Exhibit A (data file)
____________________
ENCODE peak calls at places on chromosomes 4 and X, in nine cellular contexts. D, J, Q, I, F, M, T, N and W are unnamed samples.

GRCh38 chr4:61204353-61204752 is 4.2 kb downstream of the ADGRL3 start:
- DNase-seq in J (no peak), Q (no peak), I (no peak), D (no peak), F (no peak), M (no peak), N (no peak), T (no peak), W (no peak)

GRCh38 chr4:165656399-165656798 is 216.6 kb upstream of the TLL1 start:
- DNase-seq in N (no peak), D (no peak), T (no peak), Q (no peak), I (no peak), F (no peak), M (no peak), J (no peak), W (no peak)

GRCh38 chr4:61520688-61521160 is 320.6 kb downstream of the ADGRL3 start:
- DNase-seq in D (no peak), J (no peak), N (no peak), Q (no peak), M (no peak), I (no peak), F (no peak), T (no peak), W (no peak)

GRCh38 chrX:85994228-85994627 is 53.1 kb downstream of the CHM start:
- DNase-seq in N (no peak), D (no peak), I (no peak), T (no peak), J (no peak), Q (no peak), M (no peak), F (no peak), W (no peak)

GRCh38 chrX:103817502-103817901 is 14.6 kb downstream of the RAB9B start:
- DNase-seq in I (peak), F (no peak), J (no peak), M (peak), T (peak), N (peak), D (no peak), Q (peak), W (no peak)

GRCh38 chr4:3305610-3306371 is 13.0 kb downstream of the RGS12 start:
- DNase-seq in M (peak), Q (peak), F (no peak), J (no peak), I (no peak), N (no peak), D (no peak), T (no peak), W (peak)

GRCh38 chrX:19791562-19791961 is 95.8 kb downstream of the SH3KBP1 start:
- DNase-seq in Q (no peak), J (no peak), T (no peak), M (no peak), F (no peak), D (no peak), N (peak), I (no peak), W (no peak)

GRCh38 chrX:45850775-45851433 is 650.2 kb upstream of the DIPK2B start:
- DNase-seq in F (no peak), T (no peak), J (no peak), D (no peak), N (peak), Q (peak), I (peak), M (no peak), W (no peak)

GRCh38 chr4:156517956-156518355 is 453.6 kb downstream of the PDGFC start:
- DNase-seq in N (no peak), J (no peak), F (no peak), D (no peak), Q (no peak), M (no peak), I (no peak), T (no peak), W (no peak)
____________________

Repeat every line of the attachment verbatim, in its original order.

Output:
ENCODE peak calls at places on chromosomes 4 and X, in nine cellular contexts. D, J, Q, I, F, M, T, N and W are unnamed samples.

GRCh38 chr4:61204353-61204752 is 4.2 kb downstream of the ADGRL3 start:
- DNase-seq in J (no peak), Q (no peak), I (no peak), D (no peak), F (no peak), M (no peak), N (no peak), T (no peak), W (no peak)

GRCh38 chr4:165656399-165656798 is 216.6 kb upstream of the TLL1 start:
- DNase-seq in N (no peak), D (no peak), T (no peak), Q (no peak), I (no peak), F (no peak), M (no peak), J (no peak), W (no peak)

GRCh38 chr4:61520688-61521160 is 320.6 kb downstream of the ADGRL3 start:
- DNase-seq in D (no peak), J (no peak), N (no peak), Q (no peak), M (no peak), I (no peak), F (no peak), T (no peak), W (no peak)

GRCh38 chrX:85994228-85994627 is 53.1 kb downstream of the CHM start:
- DNase-seq in N (no peak), D (no peak), I (no peak), T (no peak), J (no peak), Q (no peak), M (no peak), F (no peak), W (no peak)

GRCh38 chrX:103817502-103817901 is 14.6 kb downstream of the RAB9B start:
- DNase-seq in I (peak), F (no peak), J (no peak), M (peak), T (peak), N (peak), D (no peak), Q (peak), W (no peak)

GRCh38 chr4:3305610-3306371 is 13.0 kb downstream of the RGS12 start:
- DNase-seq in M (peak), Q (peak), F (no peak), J (no peak), I (no peak), N (no peak), D (no peak), T (no peak), W (peak)

GRCh38 chrX:19791562-19791961 is 95.8 kb downstream of the SH3KBP1 start:
- DNase-seq in Q (no peak), J (no peak), T (no peak), M (no peak), F (no peak), D (no peak), N (peak), I (no peak), W (no peak)

GRCh38 chrX:45850775-45851433 is 650.2 kb upstream of the DIPK2B start:
- DNase-seq in F (no peak), T (no peak), J (no peak), D (no peak), N (peak), Q (peak), I (peak), M (no peak), W (no peak)

GRCh38 chr4:156517956-156518355 is 453.6 kb downstream of the PDGFC start:
- DNase-seq in N (no peak), J (no peak), F (no peak), D (no peak), Q (no peak), M (no peak), I (no peak), T (no peak), W (no peak)